A fractured hip in an older adult is not just any broken bone. Hip fractures can result in permanent disability, loss of independence, and even death. Almost all hip fractures in older adults happen because of falls, and most falls occur within the home.
Fortunately, there are a number of ways you can greatly reduce the risk of falls and hip fractures. The best treatment is preventing fall hazards in the home, along with education about bone health. The following tips can help reduce the risk of you or your loved one being affected by a hip fracture:
- Get screened for osteoporosis. This progressive condition can weaken bones, making them much more likely to break. A bone densitometry test should be done as recommended by your physician, and you may be advised to take daily calcium and Vitamin D supplements. In some cases, your physician may recommend medication to strengthen your bones.
- Know your medications and side effects. Older adults often take one or more medications daily, but aren’t aware of all the potential side effects. Certain medications can cause dizziness or drowsiness, increasing the risk for a fall. Talk with your physician and your pharmacist about any side effects that might put you at risk.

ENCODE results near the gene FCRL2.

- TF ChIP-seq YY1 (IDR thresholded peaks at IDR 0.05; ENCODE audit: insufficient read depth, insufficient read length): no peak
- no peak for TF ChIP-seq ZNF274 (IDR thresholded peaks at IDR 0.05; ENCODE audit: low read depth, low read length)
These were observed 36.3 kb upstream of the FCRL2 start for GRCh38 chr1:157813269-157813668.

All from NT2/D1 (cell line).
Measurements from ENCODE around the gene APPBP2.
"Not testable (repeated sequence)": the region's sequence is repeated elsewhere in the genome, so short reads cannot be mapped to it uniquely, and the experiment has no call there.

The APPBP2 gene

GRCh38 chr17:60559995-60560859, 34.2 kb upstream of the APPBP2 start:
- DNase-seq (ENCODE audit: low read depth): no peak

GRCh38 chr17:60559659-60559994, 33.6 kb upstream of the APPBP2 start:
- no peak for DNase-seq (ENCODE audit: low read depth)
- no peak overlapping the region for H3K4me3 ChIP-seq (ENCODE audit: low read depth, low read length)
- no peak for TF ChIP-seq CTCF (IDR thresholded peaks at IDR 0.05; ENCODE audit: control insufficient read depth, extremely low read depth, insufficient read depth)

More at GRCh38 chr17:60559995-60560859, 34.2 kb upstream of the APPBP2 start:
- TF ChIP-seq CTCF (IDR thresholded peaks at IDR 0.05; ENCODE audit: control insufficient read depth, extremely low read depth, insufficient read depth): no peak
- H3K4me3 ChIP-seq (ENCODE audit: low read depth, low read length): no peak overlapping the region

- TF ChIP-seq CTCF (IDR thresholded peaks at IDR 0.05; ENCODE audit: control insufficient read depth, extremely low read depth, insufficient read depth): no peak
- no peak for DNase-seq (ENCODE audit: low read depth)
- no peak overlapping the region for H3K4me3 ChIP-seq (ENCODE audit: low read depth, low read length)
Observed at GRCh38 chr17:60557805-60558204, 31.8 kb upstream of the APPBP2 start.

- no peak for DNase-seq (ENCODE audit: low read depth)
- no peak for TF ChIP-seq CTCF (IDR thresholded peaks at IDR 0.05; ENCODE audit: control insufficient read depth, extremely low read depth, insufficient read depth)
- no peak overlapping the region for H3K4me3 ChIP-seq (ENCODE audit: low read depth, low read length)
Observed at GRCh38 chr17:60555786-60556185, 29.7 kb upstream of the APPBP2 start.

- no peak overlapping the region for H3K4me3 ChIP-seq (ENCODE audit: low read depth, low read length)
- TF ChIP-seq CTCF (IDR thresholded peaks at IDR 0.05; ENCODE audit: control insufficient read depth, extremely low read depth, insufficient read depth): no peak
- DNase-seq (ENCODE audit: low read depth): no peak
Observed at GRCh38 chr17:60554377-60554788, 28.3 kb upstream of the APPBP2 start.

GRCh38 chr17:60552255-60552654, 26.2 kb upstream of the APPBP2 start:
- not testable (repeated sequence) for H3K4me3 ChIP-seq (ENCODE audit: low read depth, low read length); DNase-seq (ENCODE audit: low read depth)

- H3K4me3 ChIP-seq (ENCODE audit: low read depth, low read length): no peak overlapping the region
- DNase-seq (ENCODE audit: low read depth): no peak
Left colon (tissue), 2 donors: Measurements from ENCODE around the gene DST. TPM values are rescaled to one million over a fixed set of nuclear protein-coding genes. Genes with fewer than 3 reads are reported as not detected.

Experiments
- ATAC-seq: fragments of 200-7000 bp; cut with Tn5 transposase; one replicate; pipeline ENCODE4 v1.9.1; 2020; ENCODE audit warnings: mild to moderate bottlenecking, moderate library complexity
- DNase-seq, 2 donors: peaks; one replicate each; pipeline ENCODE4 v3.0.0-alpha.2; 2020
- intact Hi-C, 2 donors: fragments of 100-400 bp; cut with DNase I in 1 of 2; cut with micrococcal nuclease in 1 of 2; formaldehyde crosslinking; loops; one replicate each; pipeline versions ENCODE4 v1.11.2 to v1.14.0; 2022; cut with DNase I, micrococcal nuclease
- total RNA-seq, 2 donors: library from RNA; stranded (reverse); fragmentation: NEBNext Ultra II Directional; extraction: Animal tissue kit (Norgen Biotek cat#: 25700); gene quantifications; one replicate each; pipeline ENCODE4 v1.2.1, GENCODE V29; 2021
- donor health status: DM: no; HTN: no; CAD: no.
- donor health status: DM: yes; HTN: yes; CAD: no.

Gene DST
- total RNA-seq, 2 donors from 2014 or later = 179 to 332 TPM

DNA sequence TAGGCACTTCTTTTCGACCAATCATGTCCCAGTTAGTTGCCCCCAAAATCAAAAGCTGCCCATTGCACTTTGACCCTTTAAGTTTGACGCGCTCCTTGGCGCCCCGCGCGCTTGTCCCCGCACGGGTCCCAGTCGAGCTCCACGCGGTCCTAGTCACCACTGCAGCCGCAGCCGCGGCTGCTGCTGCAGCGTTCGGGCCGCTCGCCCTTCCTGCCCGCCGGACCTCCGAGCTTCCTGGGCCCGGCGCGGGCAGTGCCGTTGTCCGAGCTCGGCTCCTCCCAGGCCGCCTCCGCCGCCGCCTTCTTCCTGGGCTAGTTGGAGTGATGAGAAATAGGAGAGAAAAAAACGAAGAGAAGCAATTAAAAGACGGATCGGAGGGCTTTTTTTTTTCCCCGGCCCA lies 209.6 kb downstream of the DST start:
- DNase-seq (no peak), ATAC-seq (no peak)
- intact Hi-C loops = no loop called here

- Get exercise daily. Regular physical activity such as walking helps keep bones strong. Talk with your physician about the best activities for you.
- Don’t smoke. Smoking weakens bones and is detrimental to your entire body’s health. There are free resources available to help you quit.
- Limit alcohol intake. Heavy drinking can affect your bone strength over time, and can make you more likely to trip and fall.
- See your physician annually or as recommended for routine health screenings. A vision test, blood pressure check, and general health exam are all necessary to ensure you don’t have hidden risk factors for falls and fractures.
- Prevent falls in the home by keeping clutter off the floor, removing throw rugs, installing grab bars in showers and tubs, and using non-slip mats in the bathtub. Make sure you wear slippers with proper grip on the bottom, have adequate lighting in each room, and do not run electrical cords across the floor. You should also have proper handrails on all stairs. Use only non-slip cleaners on hard floors. Many polishes and waxes can make floors slippery and dangerous.
A fall can be devastating to an individual and family. But knowing how to prevent falls and keeping your bones healthy will greatly reduce your risk. You can lead a healthy, active life well into your older adult years if you partner with your physician for important health exams and screenings.
For more information about CarePoint Health’s comprehensive orthopedic care, please contact us.
Content on our website is for informational purposes only and does not constitute medical advice. If you are experiencing a medical emergency, please call 911. Always consult your physician before making any changes to your medical treatment.